Then reflect on what the young people in
your life have been taught about how to
mourn well. If you postpone or avoid this, or try this and
"can't think of anything," what does that
mean? This exercise
is about growing your awareness, not about blame or shame!
We just explored half of a vital requisite for healthy mourning -
inner permissions to grieve well. The other half is...
Kids or adults with
healthy inner permissions to grieve well may still be blocked from mourning
by key people around them. If such people
encouragehealthy multi-level grief, they give "outer permission"
(support) for it. There are many ways to do this.
traits of a good-grief supporter. Then decide (a) if you need to edit them, and (b) if you and/or other family
members provide them consistently to grieving adults and kids. Providing effective
grieving support (permissions) can be a challenge if we're...
unaware of healthy-grieving basics (Lesson 3), and/or
quality of our supporting other mourners (ineffective > effective) reflects
(a) who rules our
(b) our ruling-subselves' current
and (c) our semi-conscious personal and family grieving policies.
Do you generally encourage healthy
three-level grief in other family members and supporters?
Would adults and kids who know you well say you do? Have you ever been consistently
comforted by a grief-supporter? Remember what it felt like, over time. That's
experiencing full outer "permission" to mourn well.
People who lack some or many of the
traits often unintentionally hinder healthy
mourning. Their ruling subselves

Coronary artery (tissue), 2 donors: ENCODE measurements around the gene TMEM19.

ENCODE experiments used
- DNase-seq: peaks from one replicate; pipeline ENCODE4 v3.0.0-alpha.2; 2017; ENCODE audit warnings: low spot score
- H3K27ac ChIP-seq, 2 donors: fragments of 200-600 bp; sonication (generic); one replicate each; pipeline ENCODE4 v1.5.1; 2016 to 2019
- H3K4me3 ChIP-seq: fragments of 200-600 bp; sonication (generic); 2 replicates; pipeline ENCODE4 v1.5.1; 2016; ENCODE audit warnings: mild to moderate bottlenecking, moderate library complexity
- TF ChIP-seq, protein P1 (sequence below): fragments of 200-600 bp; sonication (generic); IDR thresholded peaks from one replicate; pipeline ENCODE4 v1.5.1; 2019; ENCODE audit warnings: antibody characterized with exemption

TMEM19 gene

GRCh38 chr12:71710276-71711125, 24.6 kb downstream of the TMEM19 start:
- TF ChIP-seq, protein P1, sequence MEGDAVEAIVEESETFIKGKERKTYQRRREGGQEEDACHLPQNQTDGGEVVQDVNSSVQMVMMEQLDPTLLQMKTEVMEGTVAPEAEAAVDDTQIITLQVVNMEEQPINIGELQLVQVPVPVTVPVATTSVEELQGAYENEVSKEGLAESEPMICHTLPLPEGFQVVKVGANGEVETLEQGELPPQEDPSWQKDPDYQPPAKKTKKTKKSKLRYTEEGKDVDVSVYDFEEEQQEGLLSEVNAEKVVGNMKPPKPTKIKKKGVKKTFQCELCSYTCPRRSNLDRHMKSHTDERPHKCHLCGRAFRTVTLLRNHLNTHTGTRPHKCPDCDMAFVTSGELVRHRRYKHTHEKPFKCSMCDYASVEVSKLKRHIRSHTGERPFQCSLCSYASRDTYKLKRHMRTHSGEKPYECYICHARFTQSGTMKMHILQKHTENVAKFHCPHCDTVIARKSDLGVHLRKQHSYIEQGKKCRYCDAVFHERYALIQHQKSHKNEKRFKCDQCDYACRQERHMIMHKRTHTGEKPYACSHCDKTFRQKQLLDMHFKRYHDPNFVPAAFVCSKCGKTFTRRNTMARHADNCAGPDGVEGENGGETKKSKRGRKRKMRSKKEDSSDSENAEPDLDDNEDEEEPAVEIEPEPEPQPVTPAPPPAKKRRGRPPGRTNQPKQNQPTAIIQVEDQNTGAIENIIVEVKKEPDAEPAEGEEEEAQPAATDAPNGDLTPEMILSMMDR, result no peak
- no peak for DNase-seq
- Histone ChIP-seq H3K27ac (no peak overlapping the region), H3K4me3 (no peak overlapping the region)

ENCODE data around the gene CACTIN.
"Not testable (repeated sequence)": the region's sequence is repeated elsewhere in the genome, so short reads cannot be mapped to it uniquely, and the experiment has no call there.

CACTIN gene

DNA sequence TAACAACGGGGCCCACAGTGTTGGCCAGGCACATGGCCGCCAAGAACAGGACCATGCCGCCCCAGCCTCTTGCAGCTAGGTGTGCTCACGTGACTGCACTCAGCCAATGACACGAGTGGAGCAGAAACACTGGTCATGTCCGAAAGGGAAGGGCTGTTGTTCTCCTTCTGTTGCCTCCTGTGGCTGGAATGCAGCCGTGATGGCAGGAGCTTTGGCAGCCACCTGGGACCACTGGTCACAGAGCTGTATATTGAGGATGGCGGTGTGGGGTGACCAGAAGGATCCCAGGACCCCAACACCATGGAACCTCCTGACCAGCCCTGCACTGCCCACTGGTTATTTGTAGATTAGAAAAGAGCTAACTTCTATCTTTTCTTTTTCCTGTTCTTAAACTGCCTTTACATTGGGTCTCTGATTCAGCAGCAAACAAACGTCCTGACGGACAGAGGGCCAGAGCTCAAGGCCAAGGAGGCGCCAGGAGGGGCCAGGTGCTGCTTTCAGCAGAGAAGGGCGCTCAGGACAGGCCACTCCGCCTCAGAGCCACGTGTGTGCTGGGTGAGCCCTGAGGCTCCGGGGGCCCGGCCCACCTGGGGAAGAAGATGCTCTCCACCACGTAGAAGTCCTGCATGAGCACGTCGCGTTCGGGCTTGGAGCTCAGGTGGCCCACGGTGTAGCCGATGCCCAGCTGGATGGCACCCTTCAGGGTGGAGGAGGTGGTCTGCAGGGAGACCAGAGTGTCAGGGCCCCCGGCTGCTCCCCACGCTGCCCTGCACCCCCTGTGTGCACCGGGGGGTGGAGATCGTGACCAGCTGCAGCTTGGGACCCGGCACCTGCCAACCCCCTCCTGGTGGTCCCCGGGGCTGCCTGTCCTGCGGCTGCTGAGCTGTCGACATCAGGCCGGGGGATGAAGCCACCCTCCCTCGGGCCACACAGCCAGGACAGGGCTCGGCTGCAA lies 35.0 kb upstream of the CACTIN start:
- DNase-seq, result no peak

may be fearful, shamed, needy, and ignorant. Their subselves will often
discount or deny this
(and their denial) to
themselves and others to avoid
and social conflict and stress.
Such people are usually
Grown Wounded Children (GWCs), not"bad" people. Most
GWCs have survived significant childhood
neglect, fear, confusion, loneliness, and
pain. They can be
blunt or subtle about withholding permission to mourn. Some are very clear:
"Stop being such a wimp!"
"Jeez - get on with your life!"
" 'Morning, Captain
"What's the big deal?"
"Isn't Jean great? Nothing
gets her down!"
"Aren't you over moping
"C'mon, cheer up - it
could be a lot worse. Look at Georges situation" "
At other times, their discouragement
comes via a disapproving glance, a silence, a sigh, a turn of the head, an overdue phone call, or
a reproving or sarcastic voice tone. Some dependent people will block
another's grief because they (unconsciously) fear the Loser will "collapse"
and won't be there to lean on. Some people with misty personal boundaries deeply feel
others' emotions, and dread feeling overwhelmed if they let others fully
express their grief.
Children of divorce can unconsciously
hinder a parent's mourning in order to (a) save their cherished dream of parental reunion,
and/or to (b) protect the
parent from feared "collapse." Stressed single parents may covertly
discourage a child's grieving, fearing (a) intense guilt and remorse, and/or
(b) the child's "collapse."
An elderly or
infirm parent can fear loss of support because of "probable" emotional collapse
of their newly-divorced or widowed adult child. They can hinder their adult child's grief by
increasing their calls for attention. All such blockers lack solid confidence in their own
- and/or their losers - ability to survive griefs intensities.
Kids learn how to mourn from their family, friends, church, school, community, nation, and
music, and fantasy heroes can powerfully model or inhibit good grieving for kids and
teens. Do the Chicago Bears, Ninja Turtles, Barbie, GI Joe, Batman, Madonna, Santa Claus,
Captain Kirk, Led Zeppelin, Jesus, or the Masters of the Universe have losses? Obsess and
cry? Rage? Talk about their broken
bonds and what they mean? Get deeply sad and
depressed? Seek counseling?
are your hero/ines and mentors, and what grieving permissions have
given or withheld from you, your partner/s, and/or your kids?
cultural values are
important factors too.
Some British, Scandinavian, Oriental, Native American, African,